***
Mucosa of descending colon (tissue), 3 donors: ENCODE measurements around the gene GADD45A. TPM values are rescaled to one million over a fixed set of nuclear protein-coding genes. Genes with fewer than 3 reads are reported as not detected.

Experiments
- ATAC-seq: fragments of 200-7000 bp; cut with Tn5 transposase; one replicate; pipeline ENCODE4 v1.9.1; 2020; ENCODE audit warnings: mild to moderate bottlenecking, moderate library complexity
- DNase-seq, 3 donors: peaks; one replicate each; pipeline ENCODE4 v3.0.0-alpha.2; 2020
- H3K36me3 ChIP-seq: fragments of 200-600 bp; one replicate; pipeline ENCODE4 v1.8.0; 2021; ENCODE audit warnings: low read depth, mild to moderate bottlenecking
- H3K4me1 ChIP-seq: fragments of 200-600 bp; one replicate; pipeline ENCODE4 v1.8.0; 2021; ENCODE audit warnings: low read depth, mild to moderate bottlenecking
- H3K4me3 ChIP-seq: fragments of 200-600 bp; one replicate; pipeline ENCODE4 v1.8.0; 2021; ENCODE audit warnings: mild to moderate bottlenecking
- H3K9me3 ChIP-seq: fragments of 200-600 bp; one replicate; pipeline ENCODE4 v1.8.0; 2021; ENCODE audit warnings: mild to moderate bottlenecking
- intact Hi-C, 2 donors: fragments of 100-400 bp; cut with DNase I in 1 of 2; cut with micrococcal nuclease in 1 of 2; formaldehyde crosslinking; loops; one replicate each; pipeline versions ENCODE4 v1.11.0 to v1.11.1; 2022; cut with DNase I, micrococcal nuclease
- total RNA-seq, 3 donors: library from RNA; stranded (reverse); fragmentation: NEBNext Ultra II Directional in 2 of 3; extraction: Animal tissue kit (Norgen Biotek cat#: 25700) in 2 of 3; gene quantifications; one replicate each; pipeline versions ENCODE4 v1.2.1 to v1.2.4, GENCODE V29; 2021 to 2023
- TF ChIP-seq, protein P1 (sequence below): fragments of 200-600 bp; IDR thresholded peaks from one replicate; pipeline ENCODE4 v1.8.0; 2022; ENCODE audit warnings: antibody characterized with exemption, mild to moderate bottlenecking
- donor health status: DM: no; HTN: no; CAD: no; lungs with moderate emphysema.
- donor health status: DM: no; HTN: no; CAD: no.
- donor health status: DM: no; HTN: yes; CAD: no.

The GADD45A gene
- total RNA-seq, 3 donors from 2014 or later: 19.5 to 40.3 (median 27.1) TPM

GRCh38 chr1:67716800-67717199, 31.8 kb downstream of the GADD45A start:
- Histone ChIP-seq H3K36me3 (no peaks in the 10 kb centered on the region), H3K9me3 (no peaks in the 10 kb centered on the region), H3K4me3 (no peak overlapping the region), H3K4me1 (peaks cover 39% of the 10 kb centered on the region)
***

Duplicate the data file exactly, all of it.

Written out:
Mucosa of descending colon (tissue), 3 donors: ENCODE measurements around the gene GADD45A. TPM values are rescaled to one million over a fixed set of nuclear protein-coding genes. Genes with fewer than 3 reads are reported as not detected.

Experiments
- ATAC-seq: fragments of 200-7000 bp; cut with Tn5 transposase; one replicate; pipeline ENCODE4 v1.9.1; 2020; ENCODE audit warnings: mild to moderate bottlenecking, moderate library complexity
- DNase-seq, 3 donors: peaks; one replicate each; pipeline ENCODE4 v3.0.0-alpha.2; 2020
- H3K36me3 ChIP-seq: fragments of 200-600 bp; one replicate; pipeline ENCODE4 v1.8.0; 2021; ENCODE audit warnings: low read depth, mild to moderate bottlenecking
- H3K4me1 ChIP-seq: fragments of 200-600 bp; one replicate; pipeline ENCODE4 v1.8.0; 2021; ENCODE audit warnings: low read depth, mild to moderate bottlenecking
- H3K4me3 ChIP-seq: fragments of 200-600 bp; one replicate; pipeline ENCODE4 v1.8.0; 2021; ENCODE audit warnings: mild to moderate bottlenecking
- H3K9me3 ChIP-seq: fragments of 200-600 bp; one replicate; pipeline ENCODE4 v1.8.0; 2021; ENCODE audit warnings: mild to moderate bottlenecking
- intact Hi-C, 2 donors: fragments of 100-400 bp; cut with DNase I in 1 of 2; cut with micrococcal nuclease in 1 of 2; formaldehyde crosslinking; loops; one replicate each; pipeline versions ENCODE4 v1.11.0 to v1.11.1; 2022; cut with DNase I, micrococcal nuclease
- total RNA-seq, 3 donors: library from RNA; stranded (reverse); fragmentation: NEBNext Ultra II Directional in 2 of 3; extraction: Animal tissue kit (Norgen Biotek cat#: 25700) in 2 of 3; gene quantifications; one replicate each; pipeline versions ENCODE4 v1.2.1 to v1.2.4, GENCODE V29; 2021 to 2023
- TF ChIP-seq, protein P1 (sequence below): fragments of 200-600 bp; IDR thresholded peaks from one replicate; pipeline ENCODE4 v1.8.0; 2022; ENCODE audit warnings: antibody characterized with exemption, mild to moderate bottlenecking
- donor health status: DM: no; HTN: no; CAD: no; lungs with moderate emphysema.
- donor health status: DM: no; HTN: no; CAD: no.
- donor health status: DM: no; HTN: yes; CAD: no.

The GADD45A gene
- total RNA-seq, 3 donors from 2014 or later: 19.5 to 40.3 (median 27.1) TPM

GRCh38 chr1:67716800-67717199, 31.8 kb downstream of the GADD45A start:
- Histone ChIP-seq H3K36me3 (no peaks in the 10 kb centered on the region), H3K9me3 (no peaks in the 10 kb centered on the region), H3K4me3 (no peak overlapping the region), H3K4me1 (peaks cover 39% of the 10 kb centered on the region)